Unless you live an anti-technological cave and don’t listen to the news, you will know that as has been feared amongst many people for a while now, the government have rushed through the Digital Economy Bill without a proper democratic review and have ignored the pleas of ISP’s such as TalkTalk, large numbers of the […]
Unless you live an anti-technological cave and don’t listen to the news, you will know that as has been feared amongst many people for a while now, the government have rushed through the Digital Economy Bill without a proper democratic review and have ignored the pleas of ISP’s such as TalkTalk, large numbers of the voting public along with IT experts advice all to please music industry.
The good news is none. The bad news is that as of now, copyright agencies can demand information regarding the subscriber of an internet connection to begin legal proceedings over alleged copyright infringements without gathering a shred of concrete evidence.
Evidence used in Peer-to-Peer file transfer cases has been and will continue to be disputed and has time and time again been proven to be incorrect and not uniquely identifying the to accused, however this aside the government still feel that these copyright agencies have it right. It’s like sentencing someone to murder without finding a murder weapon or having any evidence linking them to the crime. All the Digital Economy Bill will do it drive the users of Peer-to-Peer applications deeper underground and into using VPN and other encryption technologies.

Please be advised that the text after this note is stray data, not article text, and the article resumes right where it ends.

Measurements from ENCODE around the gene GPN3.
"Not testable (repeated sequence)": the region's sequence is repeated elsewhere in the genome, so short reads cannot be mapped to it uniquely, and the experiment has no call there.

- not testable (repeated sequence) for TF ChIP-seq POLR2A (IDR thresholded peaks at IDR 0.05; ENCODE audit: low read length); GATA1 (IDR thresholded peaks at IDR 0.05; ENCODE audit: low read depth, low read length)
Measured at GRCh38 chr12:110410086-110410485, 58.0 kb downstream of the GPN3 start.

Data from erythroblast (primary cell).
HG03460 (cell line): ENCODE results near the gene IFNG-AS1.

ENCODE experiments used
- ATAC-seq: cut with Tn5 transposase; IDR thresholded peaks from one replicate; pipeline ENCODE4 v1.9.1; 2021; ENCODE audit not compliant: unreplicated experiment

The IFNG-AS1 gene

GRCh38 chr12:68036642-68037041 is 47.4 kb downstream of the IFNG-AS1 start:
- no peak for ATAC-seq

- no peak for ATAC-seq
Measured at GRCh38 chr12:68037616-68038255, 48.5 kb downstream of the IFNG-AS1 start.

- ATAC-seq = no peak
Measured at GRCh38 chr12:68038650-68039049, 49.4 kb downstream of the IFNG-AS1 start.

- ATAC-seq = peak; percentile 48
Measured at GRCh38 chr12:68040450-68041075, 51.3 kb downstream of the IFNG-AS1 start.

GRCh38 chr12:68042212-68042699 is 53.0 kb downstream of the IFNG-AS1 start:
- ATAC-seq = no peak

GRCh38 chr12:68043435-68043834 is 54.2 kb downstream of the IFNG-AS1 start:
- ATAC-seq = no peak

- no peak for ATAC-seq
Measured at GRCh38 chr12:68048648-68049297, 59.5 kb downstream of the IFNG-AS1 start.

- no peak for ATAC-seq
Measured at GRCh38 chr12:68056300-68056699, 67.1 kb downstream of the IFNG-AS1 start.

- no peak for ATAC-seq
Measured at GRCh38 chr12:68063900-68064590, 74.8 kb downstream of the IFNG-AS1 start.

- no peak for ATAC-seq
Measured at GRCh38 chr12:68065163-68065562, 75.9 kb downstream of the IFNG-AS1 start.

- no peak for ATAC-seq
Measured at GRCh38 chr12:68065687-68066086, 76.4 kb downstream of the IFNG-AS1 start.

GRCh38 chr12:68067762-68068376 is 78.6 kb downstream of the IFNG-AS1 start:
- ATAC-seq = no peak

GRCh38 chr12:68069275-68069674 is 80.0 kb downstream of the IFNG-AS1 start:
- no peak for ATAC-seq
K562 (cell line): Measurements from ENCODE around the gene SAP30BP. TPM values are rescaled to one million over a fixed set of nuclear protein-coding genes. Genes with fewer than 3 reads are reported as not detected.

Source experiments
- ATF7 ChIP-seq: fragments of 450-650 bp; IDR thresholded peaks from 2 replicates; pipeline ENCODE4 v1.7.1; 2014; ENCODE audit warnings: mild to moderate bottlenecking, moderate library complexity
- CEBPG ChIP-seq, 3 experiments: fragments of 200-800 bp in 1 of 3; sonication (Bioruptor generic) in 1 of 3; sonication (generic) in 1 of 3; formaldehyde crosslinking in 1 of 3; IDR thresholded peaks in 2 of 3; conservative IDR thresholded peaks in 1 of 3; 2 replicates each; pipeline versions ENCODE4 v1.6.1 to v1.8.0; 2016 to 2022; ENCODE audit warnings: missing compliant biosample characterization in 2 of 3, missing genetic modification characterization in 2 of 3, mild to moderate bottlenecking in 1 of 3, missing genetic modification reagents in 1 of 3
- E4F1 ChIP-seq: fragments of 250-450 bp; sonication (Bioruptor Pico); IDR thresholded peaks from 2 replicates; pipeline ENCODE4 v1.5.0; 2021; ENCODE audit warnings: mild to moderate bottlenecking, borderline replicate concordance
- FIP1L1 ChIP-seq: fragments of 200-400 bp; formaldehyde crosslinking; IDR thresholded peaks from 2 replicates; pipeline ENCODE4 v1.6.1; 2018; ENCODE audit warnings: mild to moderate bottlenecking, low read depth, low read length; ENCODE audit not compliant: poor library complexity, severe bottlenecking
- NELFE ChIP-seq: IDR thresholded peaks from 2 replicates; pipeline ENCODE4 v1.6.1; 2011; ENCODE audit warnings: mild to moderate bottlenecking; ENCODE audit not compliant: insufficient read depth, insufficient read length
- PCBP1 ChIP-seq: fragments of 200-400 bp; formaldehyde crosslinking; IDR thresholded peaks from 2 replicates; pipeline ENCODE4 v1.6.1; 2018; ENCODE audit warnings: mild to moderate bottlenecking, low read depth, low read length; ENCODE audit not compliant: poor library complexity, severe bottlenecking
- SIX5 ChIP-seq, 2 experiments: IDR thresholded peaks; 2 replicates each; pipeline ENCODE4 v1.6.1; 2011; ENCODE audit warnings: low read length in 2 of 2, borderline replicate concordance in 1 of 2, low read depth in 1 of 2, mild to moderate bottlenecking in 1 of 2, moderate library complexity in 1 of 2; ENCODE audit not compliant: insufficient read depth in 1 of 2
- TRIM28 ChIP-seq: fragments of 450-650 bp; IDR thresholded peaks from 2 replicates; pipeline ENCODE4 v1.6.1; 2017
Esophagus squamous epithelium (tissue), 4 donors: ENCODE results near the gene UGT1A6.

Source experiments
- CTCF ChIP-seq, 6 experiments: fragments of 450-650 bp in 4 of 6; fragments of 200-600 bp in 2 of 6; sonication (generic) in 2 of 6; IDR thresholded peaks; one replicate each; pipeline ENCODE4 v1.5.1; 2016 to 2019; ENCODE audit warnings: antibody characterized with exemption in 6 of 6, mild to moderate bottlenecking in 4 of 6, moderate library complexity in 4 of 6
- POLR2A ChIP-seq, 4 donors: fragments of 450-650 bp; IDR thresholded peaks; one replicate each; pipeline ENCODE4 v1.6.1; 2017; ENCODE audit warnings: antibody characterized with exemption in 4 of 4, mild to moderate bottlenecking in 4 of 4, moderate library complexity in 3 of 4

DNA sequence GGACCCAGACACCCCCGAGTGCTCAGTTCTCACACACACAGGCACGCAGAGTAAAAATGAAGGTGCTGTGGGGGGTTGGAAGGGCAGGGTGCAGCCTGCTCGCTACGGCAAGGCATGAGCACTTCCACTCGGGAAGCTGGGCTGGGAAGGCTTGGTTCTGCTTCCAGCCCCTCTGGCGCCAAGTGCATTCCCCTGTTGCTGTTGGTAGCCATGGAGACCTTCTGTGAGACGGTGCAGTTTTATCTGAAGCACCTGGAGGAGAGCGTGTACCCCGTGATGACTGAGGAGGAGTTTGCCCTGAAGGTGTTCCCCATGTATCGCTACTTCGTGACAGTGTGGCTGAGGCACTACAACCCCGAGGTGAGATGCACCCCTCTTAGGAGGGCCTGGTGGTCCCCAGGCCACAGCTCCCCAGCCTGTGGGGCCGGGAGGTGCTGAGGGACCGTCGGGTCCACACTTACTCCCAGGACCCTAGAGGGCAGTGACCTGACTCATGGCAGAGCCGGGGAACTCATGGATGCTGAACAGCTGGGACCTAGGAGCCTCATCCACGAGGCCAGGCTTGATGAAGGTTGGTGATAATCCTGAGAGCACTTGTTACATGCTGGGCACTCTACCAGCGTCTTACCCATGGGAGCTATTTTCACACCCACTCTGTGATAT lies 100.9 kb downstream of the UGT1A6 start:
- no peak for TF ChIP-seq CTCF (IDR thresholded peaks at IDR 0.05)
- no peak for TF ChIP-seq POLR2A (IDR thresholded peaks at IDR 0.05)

The result of the Digital Economy Bill could even mean that people who provide public Wi-Fi hotspots such as those provided by McDonalds, BT OpenZone or the likes would be held responsible if their network was used for illegal Peer-to-Peer transfers and law now makes to distinction between being the person doing the downloading and being the person providing the means which is disgraceful.
What I personally find more disgraceful however is that my MP in Basingstoke didn’t even bother to turn up to parliament and cast a vote. The site Ã¢â‚¬ËœThey Work for the BPI’ at http://www.theyworkforthebpi.com/ shows a list of all MP’s who voted and how they voted. The MP for Basingstoke, Maria Miller of the Conservatives didn’t attend the vote, nor did Julian Lewis, the MP for Totton where I am originally from.
An online comic website, DotGif has made a vey funny strip comic about the passing of the bill. Although funny, it’s sadly true at the same time to show how the music industries have managed to poison our democratic system. You can see the original at http://www.dotgif-comic.com/04/the-cost-of-the-bill/:
I think that in the case of the Digital Economy Bill the British democratic system has failed its people and the nation that it is designed to serve and I think that the MP’s who voted in favour of the bill should be utterly ashamed of themselves for allowing this bill through to drive money deeper into the pockets of the music industries who have failed to keep up with consumer demands and changing media trends and for ruining the potential technological growth of Peer-to-Peer based services in Britain.